ALEX BRUMMER: The steps taken in 1985 by powerful financial leaders contrast with the lack of public reaction to the dollar’s current destructive trajectory

On a balmy Sunday in September 1985, while I was working as a correspondent in Washington, I received a call from a colleague at the FT who suggested that perhaps I should go to New York. The financial leaders of the big five developed economies held an unscheduled meeting.

We headed to the Plaza Hotel in Manhattan. Upon arrival we asked where the meeting would be held and were directed to a room on the top floor.

There we bumped into Paul Volcker – then chairman of the Federal Reserve System – and out of the corner of my eye I caught a glimpse of British Chancellor Nigel Lawson.

Quick overview: The pound has fallen 11 percent against the dollar this year alone

We realized that we had accidentally broken down a gate that would later become iconic in world financial history and left the room. We joined other waiting journalists in the basement Oyster bar before being summoned to an impromptu briefing late into the evening. The Plaza meeting was convened by US Treasury Secretary James Baker and his deputy Richard Dorman after a series of secret and informal meetings in Japan and Europe.

The surge in the dollar was creating a serious imbalance for the world economy, and it was decided that after a period of free circulation of world currencies – without central bank action – the policy needed to be changed.

The decisive steps taken 37 years ago by strong and dedicated financial leaders contrast with the lack of public response to the dollar’s current disruptive trajectory. This year alone, the pound sterling has fallen by 11 percent, the euro by 11 percent, and the Japanese yen by a whopping 15 percent.

At the Plaza, Japan committed to tax reform to boost domestic investment, and Germany, after some cajoling, agreed to be labeled a “surplus” country.

All five countries – the US, Germany, Japan, France and the UK – agreed to launch a joint plan to bring down the value of the dollar through coordinated intervention.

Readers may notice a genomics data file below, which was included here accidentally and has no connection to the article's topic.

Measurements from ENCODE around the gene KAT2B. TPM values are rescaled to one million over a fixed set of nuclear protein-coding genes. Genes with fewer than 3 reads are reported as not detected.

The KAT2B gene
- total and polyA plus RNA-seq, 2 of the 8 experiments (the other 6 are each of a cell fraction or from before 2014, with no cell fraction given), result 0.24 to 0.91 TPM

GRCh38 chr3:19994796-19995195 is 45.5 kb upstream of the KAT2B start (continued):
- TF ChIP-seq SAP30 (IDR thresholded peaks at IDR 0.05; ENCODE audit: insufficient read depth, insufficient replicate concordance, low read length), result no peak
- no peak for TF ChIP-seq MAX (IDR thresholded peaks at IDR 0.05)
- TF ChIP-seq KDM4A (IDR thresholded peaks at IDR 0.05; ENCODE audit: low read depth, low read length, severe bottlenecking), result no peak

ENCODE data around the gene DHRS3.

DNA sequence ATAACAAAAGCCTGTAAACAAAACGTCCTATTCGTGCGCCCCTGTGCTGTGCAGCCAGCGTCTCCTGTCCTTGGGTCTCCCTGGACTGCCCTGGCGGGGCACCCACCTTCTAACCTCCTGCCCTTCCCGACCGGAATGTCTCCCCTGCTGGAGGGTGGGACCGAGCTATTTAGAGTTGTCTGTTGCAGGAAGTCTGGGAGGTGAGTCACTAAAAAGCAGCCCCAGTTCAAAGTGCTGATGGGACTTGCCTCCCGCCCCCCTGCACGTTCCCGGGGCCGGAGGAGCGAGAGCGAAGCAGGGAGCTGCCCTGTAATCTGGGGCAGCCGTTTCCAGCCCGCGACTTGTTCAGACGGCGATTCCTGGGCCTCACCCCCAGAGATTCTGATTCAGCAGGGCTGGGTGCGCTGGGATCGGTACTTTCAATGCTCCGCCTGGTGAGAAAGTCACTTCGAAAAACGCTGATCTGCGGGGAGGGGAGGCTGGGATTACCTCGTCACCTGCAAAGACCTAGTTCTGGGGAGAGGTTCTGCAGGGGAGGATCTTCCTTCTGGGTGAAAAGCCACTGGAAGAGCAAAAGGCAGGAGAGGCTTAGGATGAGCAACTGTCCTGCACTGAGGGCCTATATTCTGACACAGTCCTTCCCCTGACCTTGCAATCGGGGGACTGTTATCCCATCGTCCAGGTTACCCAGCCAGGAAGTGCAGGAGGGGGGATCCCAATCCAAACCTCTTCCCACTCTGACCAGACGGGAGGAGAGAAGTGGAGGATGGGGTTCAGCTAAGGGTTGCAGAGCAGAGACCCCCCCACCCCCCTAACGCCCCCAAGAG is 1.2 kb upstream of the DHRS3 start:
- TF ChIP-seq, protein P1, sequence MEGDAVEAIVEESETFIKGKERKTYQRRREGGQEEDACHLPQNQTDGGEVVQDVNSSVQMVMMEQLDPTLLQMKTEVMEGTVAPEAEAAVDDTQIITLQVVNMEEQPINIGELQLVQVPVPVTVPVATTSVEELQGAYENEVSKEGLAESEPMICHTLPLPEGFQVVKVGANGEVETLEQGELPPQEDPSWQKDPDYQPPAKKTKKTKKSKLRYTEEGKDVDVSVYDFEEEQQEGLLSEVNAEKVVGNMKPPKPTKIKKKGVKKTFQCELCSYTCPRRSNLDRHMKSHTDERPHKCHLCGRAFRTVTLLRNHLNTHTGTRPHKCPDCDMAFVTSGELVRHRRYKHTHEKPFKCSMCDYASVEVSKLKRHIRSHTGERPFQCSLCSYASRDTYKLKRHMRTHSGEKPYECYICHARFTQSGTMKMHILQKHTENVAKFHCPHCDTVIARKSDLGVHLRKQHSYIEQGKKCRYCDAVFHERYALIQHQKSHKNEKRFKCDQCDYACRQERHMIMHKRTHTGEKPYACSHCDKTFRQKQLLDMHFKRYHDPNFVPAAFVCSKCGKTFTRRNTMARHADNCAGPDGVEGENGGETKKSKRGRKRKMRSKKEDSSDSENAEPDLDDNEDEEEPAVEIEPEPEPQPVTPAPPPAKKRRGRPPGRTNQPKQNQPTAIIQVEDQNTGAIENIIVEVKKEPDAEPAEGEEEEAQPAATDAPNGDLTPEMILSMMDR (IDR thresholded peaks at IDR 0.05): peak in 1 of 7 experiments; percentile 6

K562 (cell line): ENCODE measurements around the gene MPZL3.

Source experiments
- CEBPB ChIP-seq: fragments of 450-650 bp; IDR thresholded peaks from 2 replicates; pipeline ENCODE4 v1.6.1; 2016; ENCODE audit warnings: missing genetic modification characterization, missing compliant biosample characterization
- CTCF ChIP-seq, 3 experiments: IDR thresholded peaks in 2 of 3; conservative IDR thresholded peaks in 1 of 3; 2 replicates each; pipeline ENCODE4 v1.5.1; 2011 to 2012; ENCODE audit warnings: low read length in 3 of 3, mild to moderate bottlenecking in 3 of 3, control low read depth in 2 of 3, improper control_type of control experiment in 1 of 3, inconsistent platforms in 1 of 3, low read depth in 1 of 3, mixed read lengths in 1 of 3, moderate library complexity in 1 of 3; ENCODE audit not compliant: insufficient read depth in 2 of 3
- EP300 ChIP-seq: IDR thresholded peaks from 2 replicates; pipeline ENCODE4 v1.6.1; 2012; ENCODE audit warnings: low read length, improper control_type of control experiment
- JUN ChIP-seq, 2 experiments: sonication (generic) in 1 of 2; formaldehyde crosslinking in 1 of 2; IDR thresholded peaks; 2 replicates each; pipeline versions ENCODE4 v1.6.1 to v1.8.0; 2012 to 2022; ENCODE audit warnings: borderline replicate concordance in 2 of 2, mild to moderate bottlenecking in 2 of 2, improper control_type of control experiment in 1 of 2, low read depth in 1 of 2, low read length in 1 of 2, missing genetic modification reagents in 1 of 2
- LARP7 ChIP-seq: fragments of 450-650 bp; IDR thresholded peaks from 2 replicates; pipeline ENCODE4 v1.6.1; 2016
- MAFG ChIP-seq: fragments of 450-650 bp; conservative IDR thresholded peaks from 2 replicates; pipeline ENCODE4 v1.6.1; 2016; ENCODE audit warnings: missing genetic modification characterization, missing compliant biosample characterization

The area was critical in two ways. It meant a new period of economic coordination of the great economic powers of the time. And it demonstrated the willingness of central banks to act in an era of floating exchange rates.

More recently, similar coordinated actions were considered during the great financial crisis that unfolded in the fall of 2008. And at the beginning of the pandemic in March 2020, when there were joint actions to reduce interest rates and increase the scale of bond purchases. The new currency swap arrangements were anchored as a defense against global disruption.

Anyone following the market narrative in recent weeks might think that this year’s fall in the pound was a uniquely British event, dictated by Brexit, Boris Johnson’s donation and the UK’s suboptimal balance of payments.

This does not explain why the yen is at its lowest level in a quarter of a century and the euro is almost at parity with the dollar.

European and Japanese central banks have been slowly raising interest rates, creating a gap with yields on US Treasuries and their foreign counterparts. The Bank of England’s chief economist, Hugh Peel, also noted that US energy self-sufficiency is a dividing line.

Sharp divergences in currencies and exchange rates among G7 economies are leading to trade imbalances, exacerbating protectionist instincts and delaying post-pandemic recovery. Therefore, another Plaza is needed.

With the moribund Joe Biden administration, it’s a different matter.

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